A working group of the Iowa Governor’s STEM Advisory Council says that Iowa high schools should make completion of computer science coursework a requirement for graduation.
The recommendation is one of three overall goals of the council’s Computer Science Workgroup for the coming legislative session, the group’s co-facilitator, Mark Gruwell, said in an interview with the Technology Association of Iowa.
“Our overall goal is to expose students as much as we can to computer science, and find a way to create a computer science pathway from pre-K through college so we can get students involved in and train them to go into computer science,” Gruwell said.
The Computer Science workgroup will focus on three areas in the coming year:
- Phase in a computer science endorsement, which would be required to teach high school computer science courses; optional but strongly encouraged to teach middle school computer science courses; and optional to teach elementary school computer science courses.
- Ensure that the computer science endorsement may be obtained in a flexible manner while maintaining standards that provide assurance that anyone with the endorsement is competent to teach a computer science course or computer science coursework — such as through coursework, co-teaching and mentorships, competency assessments, recognized training such as Project Lead The Way, or a combination of the foregoing.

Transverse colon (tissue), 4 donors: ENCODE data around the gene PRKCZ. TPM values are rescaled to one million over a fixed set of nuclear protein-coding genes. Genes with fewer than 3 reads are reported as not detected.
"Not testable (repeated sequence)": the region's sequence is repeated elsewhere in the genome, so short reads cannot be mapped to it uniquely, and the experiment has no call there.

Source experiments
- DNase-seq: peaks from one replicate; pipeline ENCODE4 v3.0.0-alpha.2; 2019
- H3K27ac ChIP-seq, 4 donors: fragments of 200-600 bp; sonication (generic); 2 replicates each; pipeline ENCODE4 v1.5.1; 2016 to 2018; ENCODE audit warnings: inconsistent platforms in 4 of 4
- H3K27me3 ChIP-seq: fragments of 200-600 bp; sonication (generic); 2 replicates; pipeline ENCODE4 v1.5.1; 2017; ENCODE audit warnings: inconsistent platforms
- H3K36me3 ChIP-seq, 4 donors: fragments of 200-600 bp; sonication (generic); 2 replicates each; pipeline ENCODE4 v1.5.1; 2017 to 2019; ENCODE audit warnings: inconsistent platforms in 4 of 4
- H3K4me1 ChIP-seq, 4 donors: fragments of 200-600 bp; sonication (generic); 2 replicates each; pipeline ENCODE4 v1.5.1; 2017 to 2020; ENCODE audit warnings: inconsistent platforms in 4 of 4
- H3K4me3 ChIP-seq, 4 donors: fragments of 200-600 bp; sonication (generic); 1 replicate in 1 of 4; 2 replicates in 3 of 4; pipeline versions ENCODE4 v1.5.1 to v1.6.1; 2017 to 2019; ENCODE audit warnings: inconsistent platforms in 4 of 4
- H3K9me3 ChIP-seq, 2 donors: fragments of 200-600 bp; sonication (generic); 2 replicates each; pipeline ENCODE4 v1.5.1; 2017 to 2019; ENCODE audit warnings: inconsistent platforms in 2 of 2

- Require the successful completion of computer science coursework as a requirement of high school graduation.
Gruwell said that requiring a computer science component as a condition of high school graduation, which has grabbed the most attention of the three proposals, is a potential way to solidify the future of Iowa’s technology workforce.
“We’ve agreed that the earlier we can introduce students to what computer science is and educate their parents as well, the better off we are,” he said.
“If a student gets into computer science at a young age and continues on that pathway, he or she is going to be well prepared to take advanced courses at the college level or even go into industry upon completing an associate degree in computer science.”
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